Well actually, first I fired up my NES emulator and attempted to play the game... and what happened? The game ran...with freaky messed-up graphics, see below:

After that I decided to investiage further. Here's what I got when I compared the files:

Nothing too exciting here, obviously the Header is wrong. No big deal.

Moving on:

What the hell is this??? Why is Alien3 inside of the HfRO dump that I ripped out of the OneStation romdump??


    Ok, so something freaky is going on here. Part of the Alien3 game code somehow ended up inside of the Robocop dump that I ripped out of OneStation romdump... I was confused. I went outside for a short break when it hit me. This cartridge is a multi-rom. The cartridge boots the menu, the boot-menu tells the system which game to run, the header is read. The header tells the game code where to find the GRAPHICS DATA! SO... because this is a multi-rom cartridge, the game code is stored sequentially, one after the other (I'll have to confirm that.), and the CHAR data (graphics) is stored in another location.

How did I confirm that? I  went ahead and searched for this byte-signature (highlighted in that bluish color):

    I used the data from the original NES rom and searched for that byte-string (highlighted in blue on the bottom file) inside the OneStation ROM. And indeed, the graphics data is stored in a different location! Almost at the END of the FlashROM (at offset 0x003A000, in red):

0039FFF0 0000 0000 0000 0000 0000 0000 0000 0000 ................
003A0000 0000 0000 0000 0000 2020 2020 2020 20FF ........       .
003A0010 0000 0000 0000 0000 2020 2020 0000 00FC ........    ....
003A0020 0000 0000 0000 0000 0000 0000 0000 0000 ................
003A0030 0000 0000 0000 0738 0000 0000 0000 0000 .......8........
003A0040 0000 0000 0000 0000 2020 2020 0000 0000 ........    ....
003A0050 0000 0000 0000 0001 0000 0000 0000 0000 ................

SO the moral of this lesson is that in an NES ROM (in this example a 256Kb ROM):
    So I went ahead and ripped out 0x0020000 bytes from the beginning of the matched byte-signature. Then I replacd bytes 0x0020010 to 0x0040010 in my "Test.nes" file, (basically to recap, I ripped the HfRO game data from OneStation romdump and placed that into "test.nes", found out that didn't work, so I ripped out the graphics data and placed it into the last 0x0020000 bytes of the "test.nes" file).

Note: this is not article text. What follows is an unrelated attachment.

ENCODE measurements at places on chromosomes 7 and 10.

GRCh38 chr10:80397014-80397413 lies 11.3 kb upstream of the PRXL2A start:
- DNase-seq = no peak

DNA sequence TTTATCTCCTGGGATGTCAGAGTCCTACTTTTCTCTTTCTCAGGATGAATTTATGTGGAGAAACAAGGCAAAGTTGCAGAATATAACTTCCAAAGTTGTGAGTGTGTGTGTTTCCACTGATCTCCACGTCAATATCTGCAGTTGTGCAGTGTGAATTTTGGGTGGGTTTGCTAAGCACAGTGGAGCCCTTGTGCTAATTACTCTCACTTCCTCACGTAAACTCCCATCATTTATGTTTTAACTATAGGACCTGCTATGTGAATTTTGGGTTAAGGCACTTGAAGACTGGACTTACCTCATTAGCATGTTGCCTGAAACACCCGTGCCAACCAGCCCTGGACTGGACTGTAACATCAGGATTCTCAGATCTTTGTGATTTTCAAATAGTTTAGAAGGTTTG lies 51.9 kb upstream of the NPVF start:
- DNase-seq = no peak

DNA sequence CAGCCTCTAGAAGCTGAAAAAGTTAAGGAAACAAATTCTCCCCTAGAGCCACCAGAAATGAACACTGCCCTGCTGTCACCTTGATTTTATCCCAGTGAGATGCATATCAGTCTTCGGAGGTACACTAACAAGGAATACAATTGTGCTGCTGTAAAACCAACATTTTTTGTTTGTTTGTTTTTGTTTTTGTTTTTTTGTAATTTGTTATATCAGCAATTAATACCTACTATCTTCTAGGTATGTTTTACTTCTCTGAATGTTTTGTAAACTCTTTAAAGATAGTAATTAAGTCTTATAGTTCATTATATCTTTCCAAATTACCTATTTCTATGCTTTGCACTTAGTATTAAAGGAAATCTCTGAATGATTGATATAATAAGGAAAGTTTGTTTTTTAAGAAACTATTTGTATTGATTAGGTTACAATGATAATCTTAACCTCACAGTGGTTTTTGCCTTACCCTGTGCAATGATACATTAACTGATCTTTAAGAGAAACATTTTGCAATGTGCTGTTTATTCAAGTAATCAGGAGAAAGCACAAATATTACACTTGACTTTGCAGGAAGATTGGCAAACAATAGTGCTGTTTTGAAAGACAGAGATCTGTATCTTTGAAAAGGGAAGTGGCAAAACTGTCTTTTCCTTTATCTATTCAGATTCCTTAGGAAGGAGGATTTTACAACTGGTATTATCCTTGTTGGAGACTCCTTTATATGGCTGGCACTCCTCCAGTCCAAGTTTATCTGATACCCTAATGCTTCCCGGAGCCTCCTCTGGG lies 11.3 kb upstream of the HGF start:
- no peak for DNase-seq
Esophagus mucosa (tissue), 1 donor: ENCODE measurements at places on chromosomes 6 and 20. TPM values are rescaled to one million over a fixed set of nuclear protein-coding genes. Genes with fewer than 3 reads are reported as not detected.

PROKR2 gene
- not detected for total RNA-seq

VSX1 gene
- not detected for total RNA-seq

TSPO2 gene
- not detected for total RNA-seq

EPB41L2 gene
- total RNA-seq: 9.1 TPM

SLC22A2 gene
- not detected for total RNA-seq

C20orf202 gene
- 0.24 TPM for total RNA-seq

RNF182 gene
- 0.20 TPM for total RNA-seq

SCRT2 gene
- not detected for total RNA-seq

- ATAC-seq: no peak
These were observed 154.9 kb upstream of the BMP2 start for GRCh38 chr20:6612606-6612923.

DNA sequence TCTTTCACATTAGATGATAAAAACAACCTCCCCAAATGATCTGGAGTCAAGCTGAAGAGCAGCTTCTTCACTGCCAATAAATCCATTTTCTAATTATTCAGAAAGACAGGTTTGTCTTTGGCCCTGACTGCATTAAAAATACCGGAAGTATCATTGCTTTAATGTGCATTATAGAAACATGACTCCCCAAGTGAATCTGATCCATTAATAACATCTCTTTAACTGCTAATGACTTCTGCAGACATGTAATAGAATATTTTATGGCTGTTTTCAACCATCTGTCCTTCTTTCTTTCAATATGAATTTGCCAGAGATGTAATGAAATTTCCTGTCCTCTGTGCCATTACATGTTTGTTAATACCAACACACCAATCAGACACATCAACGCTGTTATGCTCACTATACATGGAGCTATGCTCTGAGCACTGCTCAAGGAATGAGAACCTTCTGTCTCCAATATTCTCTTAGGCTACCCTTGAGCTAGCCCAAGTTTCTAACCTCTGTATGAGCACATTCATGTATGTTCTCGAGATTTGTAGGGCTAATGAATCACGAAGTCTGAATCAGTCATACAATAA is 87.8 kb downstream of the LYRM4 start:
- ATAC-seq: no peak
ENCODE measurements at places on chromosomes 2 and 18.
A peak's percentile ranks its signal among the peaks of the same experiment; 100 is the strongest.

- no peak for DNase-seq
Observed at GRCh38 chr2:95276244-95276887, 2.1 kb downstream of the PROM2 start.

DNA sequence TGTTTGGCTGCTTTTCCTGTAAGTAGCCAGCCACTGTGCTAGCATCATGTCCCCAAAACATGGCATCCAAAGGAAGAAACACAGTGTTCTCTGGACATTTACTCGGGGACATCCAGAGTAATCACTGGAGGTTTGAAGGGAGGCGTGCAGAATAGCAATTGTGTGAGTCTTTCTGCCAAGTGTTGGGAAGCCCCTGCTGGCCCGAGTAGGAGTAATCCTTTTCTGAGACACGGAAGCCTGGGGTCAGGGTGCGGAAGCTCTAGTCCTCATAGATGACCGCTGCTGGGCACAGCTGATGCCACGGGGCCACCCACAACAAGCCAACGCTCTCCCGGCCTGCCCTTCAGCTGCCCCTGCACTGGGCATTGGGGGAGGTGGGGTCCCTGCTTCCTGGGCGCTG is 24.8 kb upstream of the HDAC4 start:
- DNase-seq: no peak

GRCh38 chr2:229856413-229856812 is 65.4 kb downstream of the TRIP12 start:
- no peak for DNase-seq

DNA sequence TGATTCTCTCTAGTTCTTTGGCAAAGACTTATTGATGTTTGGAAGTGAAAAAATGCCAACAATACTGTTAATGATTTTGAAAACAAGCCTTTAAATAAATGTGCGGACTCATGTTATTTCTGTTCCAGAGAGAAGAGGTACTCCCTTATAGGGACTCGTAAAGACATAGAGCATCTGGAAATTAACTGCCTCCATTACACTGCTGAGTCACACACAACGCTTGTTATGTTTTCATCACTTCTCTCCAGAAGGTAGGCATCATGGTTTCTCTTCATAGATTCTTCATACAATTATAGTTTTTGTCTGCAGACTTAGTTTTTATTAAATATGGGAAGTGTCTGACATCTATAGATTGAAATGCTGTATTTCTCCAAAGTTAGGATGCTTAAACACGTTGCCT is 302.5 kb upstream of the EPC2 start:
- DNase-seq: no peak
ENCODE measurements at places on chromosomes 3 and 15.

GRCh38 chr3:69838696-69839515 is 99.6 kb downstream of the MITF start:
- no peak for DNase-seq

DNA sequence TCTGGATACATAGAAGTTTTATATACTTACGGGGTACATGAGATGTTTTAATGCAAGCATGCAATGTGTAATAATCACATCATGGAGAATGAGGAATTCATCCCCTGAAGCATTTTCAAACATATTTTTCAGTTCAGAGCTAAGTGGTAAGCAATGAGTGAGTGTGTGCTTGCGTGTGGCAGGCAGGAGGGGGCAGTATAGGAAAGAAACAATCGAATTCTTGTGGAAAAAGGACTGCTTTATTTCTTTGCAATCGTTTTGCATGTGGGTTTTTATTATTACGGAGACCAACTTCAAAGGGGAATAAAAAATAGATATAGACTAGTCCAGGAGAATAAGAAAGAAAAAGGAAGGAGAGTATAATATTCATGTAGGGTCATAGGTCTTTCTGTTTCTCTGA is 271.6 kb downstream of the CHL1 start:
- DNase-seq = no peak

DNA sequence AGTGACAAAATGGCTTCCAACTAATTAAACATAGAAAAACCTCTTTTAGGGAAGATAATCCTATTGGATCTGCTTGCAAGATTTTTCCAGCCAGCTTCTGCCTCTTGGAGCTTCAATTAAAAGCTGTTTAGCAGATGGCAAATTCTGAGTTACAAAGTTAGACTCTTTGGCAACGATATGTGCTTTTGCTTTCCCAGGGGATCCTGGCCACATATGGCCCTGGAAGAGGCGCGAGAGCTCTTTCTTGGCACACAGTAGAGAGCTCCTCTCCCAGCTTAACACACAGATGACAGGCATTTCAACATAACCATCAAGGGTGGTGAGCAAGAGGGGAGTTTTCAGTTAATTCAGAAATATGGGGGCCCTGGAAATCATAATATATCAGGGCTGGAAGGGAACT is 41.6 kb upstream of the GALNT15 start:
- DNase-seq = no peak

Success! A complete game-data + graphics-data romdump-rip! See here:

    Ok, so thats it. I was able to rip out "The Hunt for Red October" out of the OneStation FlashROM dump and create an identical copy of my local "Hunt for Red October.NES" ROM. What does this mean? Well for one thing, it means that I didn't kill the FlashROM chip when I de-soldered it. Another thing is I was able to SUCCESSFULLY dump the whole FlashROM, and the fact that the HfRO rip from the romdump works means that the FlashROM dump was valid data.

BTW, if anyone wants the 4MB FlashROM "OneStationROMDUMP-NES.bin" file, e-mail me.

Modifying the romdump and burning it back into the FlashROM:

    Now that I have the data that I need, I want to see if I can stick it back onto the cartridge. I decided to try and replace the sucktacular Hunt for Red October with another game to see if reprogramming the FlashROM and re-soldering it back onto the OneStation would work. At first I wanted Excitebike on the cart, but then I realized Excitebike is something like 24KB, and I wanted a game that had the same file-size as HfRO just for testing purposes. Then I found Ninja Gaiden, ah yeah. A classic. Ninja Gaiden was exactly 256KB like HfRO.
    So what I did was replace the game data of HfRO with the game data from Ninja Gaiden (0x00000000 to 0x0020010). I took the data from "Ninja Gaiden.NES" and stuck it into OneStation romdump. Did the same for the graphics data. (Remember the file sizes and data location offsets). Cutting and pasting is not a grueling task, so that was done quick. I confirmed the file size of the OneStation romdump was still the same. So everything looked good. I also modified the "Menu" in the Boot screen to say "NinjaGaiden" (thats all that fit in there).
    I whipped out my trusty Willem programmer. Started programming the new modified romdump. Bam, it failed. Ok, I see that the programming software takes up a ton of  resources. So I killed off a bunch of programs and erased the chip (took about 20mins). Then I successfully programmed the full 4MB modified romdump (took about an hour or so with a parallel-port programmer). I verified the chip-data and everything looked great.

    I yanked out the chip from the chip-programmer, and got to soldering. And thats where things went wrong. I've never done any SMT SOLDERING (De-soldering is a painless task). I made a huge mistake. I forgot to add flux to the pads, I forgot to tin the pads. I just put the chip back on the pads and jammed the soldering iron onto the chip's leads. Some leads wouldn't stick (duh... there's no SOLDER!), so I kept jamming on the soldering iron. A few minuts later everything looked good.

I thought I soldered the chip back on just fine. I closed the cartridge case. I plugged it into my OneStation console. Fired it up. WHITE SCREEN. NOTHING.
I looked closer, and I noticed I killed a few of the PCB"s solder pads. And probaby the chip too with that much heat.

So now what? I'm waiting for a few more of these 15-in-1 carts before I can continue and try to do this right.

TO BE CONTINUED...(after I get more OneStation Cartridges)

OneStation MD 16-Bit adapter and 16bit MD games:

    Whats this? It's the "16bit MegaDrive" adapter and cartridges for the OneStaion. The adapter is a Sega-Genesis-on-a-Chip, and the carts are like Genesis carts. The carts are tiny...and fraglie. I got the MD adapter because when it was announced, I thought you'd be able to plug in Genesis carts into the adapter. I was wrong.
    So why am I dedicating a section to this thing? Because it sucks. 3 out of the 4 MegaDrive games I got were DEFECTIVE! 75% failure, BEFORE I even got a chance to play them. Whats with that shit? The carts are so tiny and fragile, they are probably affected by the slightest bit of static electricity. I'm pissed. And inside the cart there really isn't much to look at. It's the same chip you see when you rip apart a Radica game system. Thats it for my complaining.

Created by roto/mozy - October 28, 2006 - 10:00pm